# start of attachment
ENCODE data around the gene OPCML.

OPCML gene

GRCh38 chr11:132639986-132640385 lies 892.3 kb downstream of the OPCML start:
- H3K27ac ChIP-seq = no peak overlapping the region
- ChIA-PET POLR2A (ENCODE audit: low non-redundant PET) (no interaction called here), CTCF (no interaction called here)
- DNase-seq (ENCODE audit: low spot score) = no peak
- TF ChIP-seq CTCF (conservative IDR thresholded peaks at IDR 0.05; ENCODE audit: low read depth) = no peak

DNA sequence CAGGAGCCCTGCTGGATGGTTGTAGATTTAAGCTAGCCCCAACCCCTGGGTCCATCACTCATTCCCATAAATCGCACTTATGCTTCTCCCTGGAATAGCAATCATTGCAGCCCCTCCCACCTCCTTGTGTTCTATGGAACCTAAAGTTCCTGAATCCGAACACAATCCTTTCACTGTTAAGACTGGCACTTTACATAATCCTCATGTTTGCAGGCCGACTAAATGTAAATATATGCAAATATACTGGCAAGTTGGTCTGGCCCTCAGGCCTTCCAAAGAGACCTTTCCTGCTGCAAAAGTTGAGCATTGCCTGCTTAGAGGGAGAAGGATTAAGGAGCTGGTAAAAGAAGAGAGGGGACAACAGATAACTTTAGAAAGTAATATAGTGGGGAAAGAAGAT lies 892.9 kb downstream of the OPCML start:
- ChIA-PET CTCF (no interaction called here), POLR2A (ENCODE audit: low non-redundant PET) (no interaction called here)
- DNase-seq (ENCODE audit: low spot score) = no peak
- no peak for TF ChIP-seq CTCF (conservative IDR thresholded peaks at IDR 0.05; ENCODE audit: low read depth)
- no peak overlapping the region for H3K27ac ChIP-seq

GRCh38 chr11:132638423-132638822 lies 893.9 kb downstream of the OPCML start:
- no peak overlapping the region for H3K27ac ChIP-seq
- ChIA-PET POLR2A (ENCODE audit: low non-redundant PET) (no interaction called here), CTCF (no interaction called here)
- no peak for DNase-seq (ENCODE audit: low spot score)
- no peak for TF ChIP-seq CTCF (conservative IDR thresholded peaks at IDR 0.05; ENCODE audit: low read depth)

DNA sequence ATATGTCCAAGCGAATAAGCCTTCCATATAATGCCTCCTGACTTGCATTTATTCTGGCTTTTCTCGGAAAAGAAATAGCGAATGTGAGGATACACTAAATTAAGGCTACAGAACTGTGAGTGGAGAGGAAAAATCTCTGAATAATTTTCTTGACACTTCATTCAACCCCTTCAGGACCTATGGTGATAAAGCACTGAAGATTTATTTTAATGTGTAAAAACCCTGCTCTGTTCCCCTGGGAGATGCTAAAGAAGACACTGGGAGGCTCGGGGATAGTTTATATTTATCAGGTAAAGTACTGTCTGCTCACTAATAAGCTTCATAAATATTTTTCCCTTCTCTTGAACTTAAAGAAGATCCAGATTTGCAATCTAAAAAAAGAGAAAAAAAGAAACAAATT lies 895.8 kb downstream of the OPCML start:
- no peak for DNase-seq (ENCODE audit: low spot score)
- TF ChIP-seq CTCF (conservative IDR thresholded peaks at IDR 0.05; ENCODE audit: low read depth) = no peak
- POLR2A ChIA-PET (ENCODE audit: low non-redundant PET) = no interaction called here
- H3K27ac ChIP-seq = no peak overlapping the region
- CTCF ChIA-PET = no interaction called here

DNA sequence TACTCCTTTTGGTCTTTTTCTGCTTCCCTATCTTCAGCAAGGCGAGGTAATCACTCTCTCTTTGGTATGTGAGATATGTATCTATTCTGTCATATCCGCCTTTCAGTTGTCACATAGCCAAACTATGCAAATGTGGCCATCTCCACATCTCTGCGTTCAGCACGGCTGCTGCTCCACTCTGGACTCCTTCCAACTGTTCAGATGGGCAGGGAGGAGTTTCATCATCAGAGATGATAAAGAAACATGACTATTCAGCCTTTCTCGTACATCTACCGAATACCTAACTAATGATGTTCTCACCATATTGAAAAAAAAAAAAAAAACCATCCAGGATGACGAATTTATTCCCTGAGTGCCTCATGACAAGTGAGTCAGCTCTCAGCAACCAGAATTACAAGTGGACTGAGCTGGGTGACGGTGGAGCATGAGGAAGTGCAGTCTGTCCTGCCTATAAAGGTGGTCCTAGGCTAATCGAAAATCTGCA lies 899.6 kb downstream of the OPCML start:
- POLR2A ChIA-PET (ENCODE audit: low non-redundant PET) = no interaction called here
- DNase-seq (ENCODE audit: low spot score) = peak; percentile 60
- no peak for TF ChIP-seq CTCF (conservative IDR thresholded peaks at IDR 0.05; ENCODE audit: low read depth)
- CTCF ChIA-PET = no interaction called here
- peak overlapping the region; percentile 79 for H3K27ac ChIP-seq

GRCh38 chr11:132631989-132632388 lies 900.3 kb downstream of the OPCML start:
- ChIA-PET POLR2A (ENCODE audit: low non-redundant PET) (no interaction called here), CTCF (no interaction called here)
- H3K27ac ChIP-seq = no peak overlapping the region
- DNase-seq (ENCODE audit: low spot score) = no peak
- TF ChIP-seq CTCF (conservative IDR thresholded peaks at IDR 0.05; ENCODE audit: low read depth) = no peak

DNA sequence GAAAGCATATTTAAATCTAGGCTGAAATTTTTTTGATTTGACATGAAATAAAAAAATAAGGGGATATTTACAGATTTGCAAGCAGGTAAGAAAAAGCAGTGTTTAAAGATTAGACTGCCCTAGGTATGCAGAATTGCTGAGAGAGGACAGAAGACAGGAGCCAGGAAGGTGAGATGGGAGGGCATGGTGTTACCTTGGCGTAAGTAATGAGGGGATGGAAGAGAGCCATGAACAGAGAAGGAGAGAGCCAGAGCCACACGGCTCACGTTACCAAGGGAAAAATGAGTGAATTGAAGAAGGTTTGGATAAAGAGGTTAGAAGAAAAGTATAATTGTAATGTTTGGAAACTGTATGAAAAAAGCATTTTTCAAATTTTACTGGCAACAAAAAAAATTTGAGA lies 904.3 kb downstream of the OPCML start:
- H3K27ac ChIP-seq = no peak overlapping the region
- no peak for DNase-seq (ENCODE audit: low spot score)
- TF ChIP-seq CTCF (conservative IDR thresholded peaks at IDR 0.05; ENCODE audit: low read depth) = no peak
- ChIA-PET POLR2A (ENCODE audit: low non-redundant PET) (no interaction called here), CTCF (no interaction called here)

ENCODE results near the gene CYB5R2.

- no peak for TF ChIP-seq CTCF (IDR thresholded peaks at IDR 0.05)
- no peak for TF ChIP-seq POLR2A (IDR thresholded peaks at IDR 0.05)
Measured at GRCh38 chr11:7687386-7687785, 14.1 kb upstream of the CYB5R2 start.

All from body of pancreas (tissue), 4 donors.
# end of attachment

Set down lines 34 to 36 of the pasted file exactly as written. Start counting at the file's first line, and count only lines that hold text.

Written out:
- TF ChIP-seq CTCF (conservative IDR thresholded peaks at IDR 0.05; ENCODE audit: low read depth) = no peak

DNA sequence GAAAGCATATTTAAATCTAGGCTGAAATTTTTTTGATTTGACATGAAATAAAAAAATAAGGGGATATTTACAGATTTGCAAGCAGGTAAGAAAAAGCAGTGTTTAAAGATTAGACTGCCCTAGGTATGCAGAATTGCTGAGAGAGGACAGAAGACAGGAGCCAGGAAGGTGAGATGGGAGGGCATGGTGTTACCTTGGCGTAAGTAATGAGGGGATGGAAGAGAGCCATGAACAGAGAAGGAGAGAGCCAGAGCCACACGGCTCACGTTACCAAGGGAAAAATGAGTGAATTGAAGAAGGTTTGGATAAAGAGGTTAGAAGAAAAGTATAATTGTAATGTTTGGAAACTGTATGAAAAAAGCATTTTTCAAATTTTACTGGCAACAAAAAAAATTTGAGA lies 904.3 kb downstream of the OPCML start:
- H3K27ac ChIP-seq = no peak overlapping the region